Ed Brown Remembered For Commitment To His Race

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    thousands of people have had their lives significantly improved.

    Among fellow workers, he is remembered for his uncommon diplomatic skill, personal charm and political tact. Kalamu ya Salaam, who served with him on the New Orleans Jazz and Heritage commission recalls, “What I most remember is that the respect he commanded coupled with a delightful sense of humor enabled him to soothe the most outrageous egos, resolve conflicts and bring apparently irreconcilable warring factions together.”

    In 1965 as a staffer at the Citizen’s Crusade Against Poverty in Washington, D.C., Brown developed information networks among community-based organizations to support anti-poverty legislation.  In 1967, he organized efforts to improve the political and economic conditions of Blacks in the Mississippi Delta as the executive director and founder of the Mississippi Action for Community Education (MACE) and The Delta Foundation in Greenville, Miss., At MACE, he developed community-based enterprises, producing Fine Vines blue jeans and establishing catfish farms in the Delta. He was the first executive director of the Mississippi Delta Blues and Heritage Festival. In 1974, he raised funds and helped organize the Sixth Pan African Congress held at the University of Tanzania at Dar-es-Salaam’s Nkrumah Hall with delegates representing 52 independent states and/or liberation movements in Africa, the Caribbean and other people of African descent.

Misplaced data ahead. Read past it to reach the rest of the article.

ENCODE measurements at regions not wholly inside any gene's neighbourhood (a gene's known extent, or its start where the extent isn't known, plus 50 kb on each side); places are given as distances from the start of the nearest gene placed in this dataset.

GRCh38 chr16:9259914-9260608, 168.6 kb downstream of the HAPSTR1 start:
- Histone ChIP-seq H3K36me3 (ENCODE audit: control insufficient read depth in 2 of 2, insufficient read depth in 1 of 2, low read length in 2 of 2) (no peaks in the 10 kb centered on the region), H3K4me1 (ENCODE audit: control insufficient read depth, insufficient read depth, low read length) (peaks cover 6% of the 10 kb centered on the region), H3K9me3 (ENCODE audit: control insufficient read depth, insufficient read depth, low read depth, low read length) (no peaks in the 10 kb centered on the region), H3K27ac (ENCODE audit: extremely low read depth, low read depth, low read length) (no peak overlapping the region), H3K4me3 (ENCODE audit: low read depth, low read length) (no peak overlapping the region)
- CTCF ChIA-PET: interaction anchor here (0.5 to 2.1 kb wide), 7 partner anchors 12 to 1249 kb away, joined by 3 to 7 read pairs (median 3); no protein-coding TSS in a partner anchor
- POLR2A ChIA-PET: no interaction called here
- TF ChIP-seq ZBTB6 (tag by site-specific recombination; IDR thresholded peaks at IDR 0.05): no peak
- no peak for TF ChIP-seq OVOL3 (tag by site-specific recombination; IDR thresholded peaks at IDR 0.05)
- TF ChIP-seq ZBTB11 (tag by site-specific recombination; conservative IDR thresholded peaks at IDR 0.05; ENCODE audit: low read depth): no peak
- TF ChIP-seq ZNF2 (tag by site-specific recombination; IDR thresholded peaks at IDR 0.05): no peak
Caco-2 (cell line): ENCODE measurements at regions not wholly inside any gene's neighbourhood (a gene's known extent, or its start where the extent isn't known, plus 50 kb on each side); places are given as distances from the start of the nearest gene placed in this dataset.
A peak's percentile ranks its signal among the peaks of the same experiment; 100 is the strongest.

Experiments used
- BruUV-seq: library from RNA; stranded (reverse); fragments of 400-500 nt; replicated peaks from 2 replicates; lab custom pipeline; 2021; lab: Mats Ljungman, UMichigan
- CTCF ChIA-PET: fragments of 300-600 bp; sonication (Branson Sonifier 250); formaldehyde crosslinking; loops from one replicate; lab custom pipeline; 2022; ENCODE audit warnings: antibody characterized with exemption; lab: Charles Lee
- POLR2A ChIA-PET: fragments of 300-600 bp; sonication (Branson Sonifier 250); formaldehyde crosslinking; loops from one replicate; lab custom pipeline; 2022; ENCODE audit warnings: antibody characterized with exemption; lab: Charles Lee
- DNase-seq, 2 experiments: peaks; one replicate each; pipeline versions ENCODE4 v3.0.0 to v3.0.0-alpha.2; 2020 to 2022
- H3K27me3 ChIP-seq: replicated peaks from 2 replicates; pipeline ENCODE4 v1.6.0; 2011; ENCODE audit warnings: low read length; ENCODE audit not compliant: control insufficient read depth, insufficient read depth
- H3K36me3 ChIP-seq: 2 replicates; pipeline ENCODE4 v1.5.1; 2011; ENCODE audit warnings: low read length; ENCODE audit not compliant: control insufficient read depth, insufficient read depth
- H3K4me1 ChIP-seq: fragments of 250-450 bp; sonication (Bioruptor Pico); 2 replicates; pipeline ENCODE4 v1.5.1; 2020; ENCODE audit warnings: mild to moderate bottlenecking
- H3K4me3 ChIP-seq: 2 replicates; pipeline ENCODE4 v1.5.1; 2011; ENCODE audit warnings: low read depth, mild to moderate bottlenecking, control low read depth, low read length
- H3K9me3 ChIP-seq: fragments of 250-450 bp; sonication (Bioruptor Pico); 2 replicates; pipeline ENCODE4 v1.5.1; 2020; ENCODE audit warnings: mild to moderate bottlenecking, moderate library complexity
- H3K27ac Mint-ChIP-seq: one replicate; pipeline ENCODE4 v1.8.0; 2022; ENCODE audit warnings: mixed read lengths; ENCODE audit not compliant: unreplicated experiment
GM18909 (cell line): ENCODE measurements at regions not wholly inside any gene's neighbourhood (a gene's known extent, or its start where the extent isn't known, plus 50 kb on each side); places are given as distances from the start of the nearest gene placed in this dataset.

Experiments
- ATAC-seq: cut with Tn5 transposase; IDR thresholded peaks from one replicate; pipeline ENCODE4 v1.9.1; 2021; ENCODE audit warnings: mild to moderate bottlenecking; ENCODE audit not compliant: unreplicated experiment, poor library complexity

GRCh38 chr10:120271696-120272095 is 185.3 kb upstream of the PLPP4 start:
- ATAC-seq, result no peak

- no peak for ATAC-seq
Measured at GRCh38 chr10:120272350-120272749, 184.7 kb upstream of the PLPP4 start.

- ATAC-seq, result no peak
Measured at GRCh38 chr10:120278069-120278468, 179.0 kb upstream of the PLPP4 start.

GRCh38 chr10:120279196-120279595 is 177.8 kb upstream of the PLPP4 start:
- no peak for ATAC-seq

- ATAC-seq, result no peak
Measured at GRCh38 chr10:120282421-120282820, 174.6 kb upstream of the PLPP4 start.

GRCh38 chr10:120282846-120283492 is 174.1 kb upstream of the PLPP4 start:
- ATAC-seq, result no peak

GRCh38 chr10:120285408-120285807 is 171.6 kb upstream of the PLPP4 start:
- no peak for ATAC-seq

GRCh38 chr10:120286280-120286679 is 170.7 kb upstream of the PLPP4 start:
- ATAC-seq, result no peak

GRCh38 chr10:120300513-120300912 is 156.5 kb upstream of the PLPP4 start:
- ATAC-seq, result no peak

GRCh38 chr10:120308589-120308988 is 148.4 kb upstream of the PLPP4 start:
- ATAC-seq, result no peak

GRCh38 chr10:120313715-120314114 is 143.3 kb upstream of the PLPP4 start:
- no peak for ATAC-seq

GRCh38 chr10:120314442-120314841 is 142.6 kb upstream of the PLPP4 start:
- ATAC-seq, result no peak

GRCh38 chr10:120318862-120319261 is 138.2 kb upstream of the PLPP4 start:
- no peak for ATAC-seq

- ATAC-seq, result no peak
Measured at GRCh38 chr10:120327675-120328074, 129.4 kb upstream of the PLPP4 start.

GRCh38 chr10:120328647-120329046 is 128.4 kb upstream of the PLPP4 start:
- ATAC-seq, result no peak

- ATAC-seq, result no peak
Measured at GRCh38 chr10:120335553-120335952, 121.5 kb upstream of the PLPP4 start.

As executive director of the New Orleans Area Development Project in 1976, Brown organized advocacy groups to work for reform by organizing communities to fight police brutality and creating parent-teacher committees for education reform. Brown went on to serve as president and CEO of the Southern Agriculture Corporation in the 1980s where he worked to organize and gain capital funding for small Black southern farmers. In the 1990s as executive director of the Voter Education Project in Atlanta, Brown continued his tireless efforts to register Blacks and poor people to vote and to fight legislation restricting poor and disenfranchised people of all color from voting.

    From the 1990s through 2006, the deceased took his “asbestos gloves” to nations outside the United States. As a senior consultant to the National Democratic Institute, he designed and implemented civic and voter education programs to prepare for national elections in Ethiopia, Namibia, Zambia, Nigeria and Zimbabwe. He was especially involved in the anti-apartheid movement in South Africa, which resulted in the freeing of Nelson Mandela. As an international election observer for The Jimmy Carter Center, Brown worked in Ghana, Zambia and The Dominican Republic. As a human rights activist in corporate boardrooms, he served on the World Council of Churches and Emergency Fund for Southern Africa raising funds for humanitarian relief; at the Center for National Security Studies monitoring American defense policies and budgets; and with the American Friends Service Committee, U.S. Department of Agriculture Citizens Advisory Committee Equal Opportunity and Atlanta Council for International Cooperation. Brown also consulted with the

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